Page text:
Anyone who wants to learn how to be American needs to talk to an Australian. It sounds weird, but let's examine the facts, shall we? Sure, Americans popularized the muscle car formula, but the only way we can build a proper V-8, rear-drive sedan these days is by invading the land Down Under, heisting the Holden parts bin, and rebadging Monaros and Commodores as Pontiac GTOs and G8s. Likewise, the closest thing you can get to 1960s Trans-Am racing is the Australian V8 Supercar series. Worse yet, the street Chevy SS's that NASCAR stockers are supposed to resemble are actually rebadged Holden Commodores. Perhaps the biggest shocker is that while the American muscle car era came to a screeching halt in the early 1970s, Australians kept cranking out some truly badass machinery. Craig Goldberg's 1976 Ford XC Falcon is one of those cars, packing a 540hp Cleveland small-block, a three-link suspension, and a Tremec TKO 600 that you shift with your left hand. It's a rare bird that doesn't just smoke the competition, but also leaves the competition scratching their heads as to what they just got smoked by.
To uninformed Americans, the Australian XC Falcon looks like a cross between a Torino and a Clydesdale Mustang, only prettier. Although Australian Falcons were based on their American counterparts until 1971, Ford's Australian engineers designed a Falcon of their own after the model got scrapped in the U.S. market. "The XC Falcon isn't based on any American car, and it's built on its own unique Australian platform. It uses the same control arms as in a 1969-71 Mustang and Torino, but no other parts are interchangeable with any American Ford," Craig explains. Precise figures are hard to come by, but Craig estimates that there are only 10 to 15 two-door XC Falcons in the United States. That makes for some interesting conversation at shows, and an incessant barrage of questions from bystanders whenever the car rolls down the street. "Everyone who sees this car for the first time has no idea what it is, and they usually guess that it's an AMX, a Mustang, a Torino, or some kind of Dodge. Once they find out it's an Australian Falcon, they want to know how I got the car to the United States. When I tell people that I drove it here, and everything went great until I got to the end of the pier, the look on their faces is priceless."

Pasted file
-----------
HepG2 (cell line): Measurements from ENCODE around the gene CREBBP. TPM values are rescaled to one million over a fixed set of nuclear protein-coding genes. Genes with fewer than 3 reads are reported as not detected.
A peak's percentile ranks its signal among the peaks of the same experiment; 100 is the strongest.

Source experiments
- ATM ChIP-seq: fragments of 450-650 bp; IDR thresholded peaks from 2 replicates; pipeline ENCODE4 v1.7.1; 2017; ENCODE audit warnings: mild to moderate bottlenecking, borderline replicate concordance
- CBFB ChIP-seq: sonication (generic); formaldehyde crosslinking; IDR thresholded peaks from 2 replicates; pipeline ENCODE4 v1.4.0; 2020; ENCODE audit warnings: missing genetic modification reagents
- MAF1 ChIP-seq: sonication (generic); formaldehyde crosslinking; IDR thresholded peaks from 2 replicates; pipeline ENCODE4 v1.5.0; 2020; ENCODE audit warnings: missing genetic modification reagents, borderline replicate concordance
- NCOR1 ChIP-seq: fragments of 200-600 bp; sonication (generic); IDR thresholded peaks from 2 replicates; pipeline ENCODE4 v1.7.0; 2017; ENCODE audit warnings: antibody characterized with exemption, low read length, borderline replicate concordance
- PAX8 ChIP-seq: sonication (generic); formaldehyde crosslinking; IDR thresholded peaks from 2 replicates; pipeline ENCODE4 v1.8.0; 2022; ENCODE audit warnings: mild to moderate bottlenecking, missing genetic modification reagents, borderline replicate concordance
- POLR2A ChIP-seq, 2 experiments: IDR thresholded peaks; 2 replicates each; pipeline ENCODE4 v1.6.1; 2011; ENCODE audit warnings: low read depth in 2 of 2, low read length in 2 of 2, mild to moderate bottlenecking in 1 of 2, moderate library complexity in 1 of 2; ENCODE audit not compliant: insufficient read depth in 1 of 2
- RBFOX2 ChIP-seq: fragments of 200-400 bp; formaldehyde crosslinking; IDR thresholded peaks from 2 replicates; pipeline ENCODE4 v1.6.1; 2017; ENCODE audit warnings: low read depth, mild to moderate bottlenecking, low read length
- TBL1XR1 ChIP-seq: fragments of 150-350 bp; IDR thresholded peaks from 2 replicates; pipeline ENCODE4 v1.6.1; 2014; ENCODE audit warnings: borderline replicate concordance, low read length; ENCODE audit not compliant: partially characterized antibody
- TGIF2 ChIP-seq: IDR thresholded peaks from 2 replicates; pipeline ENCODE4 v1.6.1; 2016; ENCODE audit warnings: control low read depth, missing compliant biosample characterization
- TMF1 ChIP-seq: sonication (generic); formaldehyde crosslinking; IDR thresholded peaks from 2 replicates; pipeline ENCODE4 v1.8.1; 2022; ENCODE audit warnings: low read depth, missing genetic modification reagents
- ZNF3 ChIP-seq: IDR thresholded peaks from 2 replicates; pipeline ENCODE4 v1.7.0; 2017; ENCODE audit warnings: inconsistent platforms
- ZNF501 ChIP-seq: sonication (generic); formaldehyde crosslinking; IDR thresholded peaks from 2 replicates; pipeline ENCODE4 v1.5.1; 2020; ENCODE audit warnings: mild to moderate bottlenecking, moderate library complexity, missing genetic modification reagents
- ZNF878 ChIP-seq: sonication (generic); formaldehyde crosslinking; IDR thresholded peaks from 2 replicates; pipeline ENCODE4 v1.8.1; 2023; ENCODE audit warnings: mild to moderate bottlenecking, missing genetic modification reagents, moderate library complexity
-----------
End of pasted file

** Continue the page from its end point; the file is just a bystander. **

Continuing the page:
In truth, Craig didn't have to monkey around with any of the importing duties. He was merely in the right place at the right time. "When I saw Mad Max as a 15-year-old kid in 1980, I fell in love with the Falcon in that movie and always wanted to own one since then. Since it's an Australian car, however, I figured it wasn't realistic and I never thought I'd ever have the chance to find one," he says. "I'm always looking at old cars for sale just to see what's out there, and I saw a XC Falcon listed in AutoTrader in 2005. I flipped the page, said 'no way,' and flipped the page back. It was totally by chance, and after checking the car out in person that evening, it was sitting in my garage the next day."
Since no one in their right mind would spend big bucks transporting a rust heap nearly 9,000 miles from Australia to San Antonio, the Falcon was in great shape as expected. It still had the factory 351 Cleveland and original suspension, and the car's former owner had just sprayed it in a fresh coat of Cayenne Pepper red paint. Craig was content to drive the Falcon in stock trim for a while, but an impromptu street race with a BMW M1—the company's rare and ill-fated mid-engine supercar—changed his plans in a hurry. "The M1 pulled up to me on the freeway, so I dropped it down to Third gear and beat it badly. Since they were both such oddball cars on the road at the same time, I couldn't pass up the opportunity to race," he quips. Unfortunately for Craig, the victory proved costly. "Shortly after that race, the motor started going out on me. That's when the transformation began. I wanted to build something that I could go open road racing in at Big Bend, but also drive around town."